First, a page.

SA’s Nuclear Installations Can Withstand Natural Events
ALTHOUGH South Africa can learn from Japan’s Fukushima incident, the country’s nuclear installations can withstand natural events, the National Nuclear Regulator (NNR) has revealed. Following an assessment of reports from Eskom and the South African Nuclear Energy Corporation (Necsa) – which aimed to identify vulnerabilities in the design of facilities as well as identify necessary modifications to be implemented where needed – Chief Executive Officer Advocate Boyce Mkhize said valuable lessons were to be learnt from the March 2011 incident.
Japan’s Fukushima No.1 nuclear power plant was crippled by an earthquake and the resultant tsunami that struck the Pacific coastal areas of Japan, forced the country to raise the severity level of the accident at the facility to seven, the worst on an international scale.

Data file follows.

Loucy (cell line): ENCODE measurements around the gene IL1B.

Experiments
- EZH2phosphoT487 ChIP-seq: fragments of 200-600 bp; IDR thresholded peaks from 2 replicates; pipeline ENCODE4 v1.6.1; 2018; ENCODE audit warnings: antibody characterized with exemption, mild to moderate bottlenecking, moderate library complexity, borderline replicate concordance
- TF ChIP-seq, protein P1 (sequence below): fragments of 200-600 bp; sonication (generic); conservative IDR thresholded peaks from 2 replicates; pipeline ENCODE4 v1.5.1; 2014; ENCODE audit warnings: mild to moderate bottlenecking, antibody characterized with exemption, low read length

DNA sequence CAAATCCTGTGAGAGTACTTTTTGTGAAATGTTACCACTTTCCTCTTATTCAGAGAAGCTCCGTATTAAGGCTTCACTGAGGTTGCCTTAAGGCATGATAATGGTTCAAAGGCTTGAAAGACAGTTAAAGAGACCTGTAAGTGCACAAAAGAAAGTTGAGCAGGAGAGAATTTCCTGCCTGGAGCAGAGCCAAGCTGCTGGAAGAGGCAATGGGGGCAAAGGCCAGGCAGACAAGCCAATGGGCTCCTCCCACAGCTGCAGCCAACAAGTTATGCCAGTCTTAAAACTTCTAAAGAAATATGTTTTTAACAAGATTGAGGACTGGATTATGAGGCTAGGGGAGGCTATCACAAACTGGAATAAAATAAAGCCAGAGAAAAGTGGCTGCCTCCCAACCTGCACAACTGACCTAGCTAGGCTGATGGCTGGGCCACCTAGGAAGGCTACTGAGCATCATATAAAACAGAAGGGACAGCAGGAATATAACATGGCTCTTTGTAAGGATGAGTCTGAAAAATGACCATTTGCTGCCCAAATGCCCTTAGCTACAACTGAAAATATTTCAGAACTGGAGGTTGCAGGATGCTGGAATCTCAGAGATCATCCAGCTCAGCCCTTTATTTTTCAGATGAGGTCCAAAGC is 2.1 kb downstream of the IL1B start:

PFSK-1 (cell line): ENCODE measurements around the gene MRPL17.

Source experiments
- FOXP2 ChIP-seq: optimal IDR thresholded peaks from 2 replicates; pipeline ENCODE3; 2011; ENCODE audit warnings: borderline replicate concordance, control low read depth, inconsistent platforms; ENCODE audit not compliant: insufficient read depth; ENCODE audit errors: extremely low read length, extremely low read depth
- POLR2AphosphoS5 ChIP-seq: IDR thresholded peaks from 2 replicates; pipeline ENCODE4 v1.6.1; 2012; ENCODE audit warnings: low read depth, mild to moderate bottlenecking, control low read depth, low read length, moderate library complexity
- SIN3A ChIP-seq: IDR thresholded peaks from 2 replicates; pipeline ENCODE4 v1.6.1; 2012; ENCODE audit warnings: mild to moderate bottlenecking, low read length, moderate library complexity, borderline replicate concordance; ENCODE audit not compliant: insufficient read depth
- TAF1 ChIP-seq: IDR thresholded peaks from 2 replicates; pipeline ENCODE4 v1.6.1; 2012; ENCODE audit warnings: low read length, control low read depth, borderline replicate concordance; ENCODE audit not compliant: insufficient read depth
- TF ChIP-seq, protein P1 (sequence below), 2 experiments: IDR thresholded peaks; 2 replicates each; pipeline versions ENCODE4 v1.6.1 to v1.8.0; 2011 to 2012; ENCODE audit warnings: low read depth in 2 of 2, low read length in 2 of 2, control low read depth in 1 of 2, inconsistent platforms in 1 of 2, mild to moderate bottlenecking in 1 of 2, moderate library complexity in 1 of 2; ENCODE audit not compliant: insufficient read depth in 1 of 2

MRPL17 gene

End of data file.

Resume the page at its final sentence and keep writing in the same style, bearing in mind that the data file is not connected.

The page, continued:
Following the incident, the NNR instructed both Eskom and Necsa to conduct safety re-assessment reports of their nuclear plants, namely Koeberg and the Necsa-owned reactor in Pelindaba. The NNR received the reports from both entities in December last year. A lesson to be learnt from the Fukushima disaster was that hardened on-site emergency response centres with ample provisions for communication were necessary and more robust emergency arrangements should be designed.
The regulator said it was necessary to factor in issues of possible natural hazards. It was found that the NNRs regulatory standards and practices are in-line with internationally accepted standards and practises. However, Mkhize added that areas for strengthening the regulatory regime were identified. These would be addressed as part of the current review of the Regulatory Standards and Practices.
It was also recommended that the country perform a full self-assessment of all emergency planning and response infrastructures using the Atomic Energy Agency’s (AEA) Emergency Preparedness Review.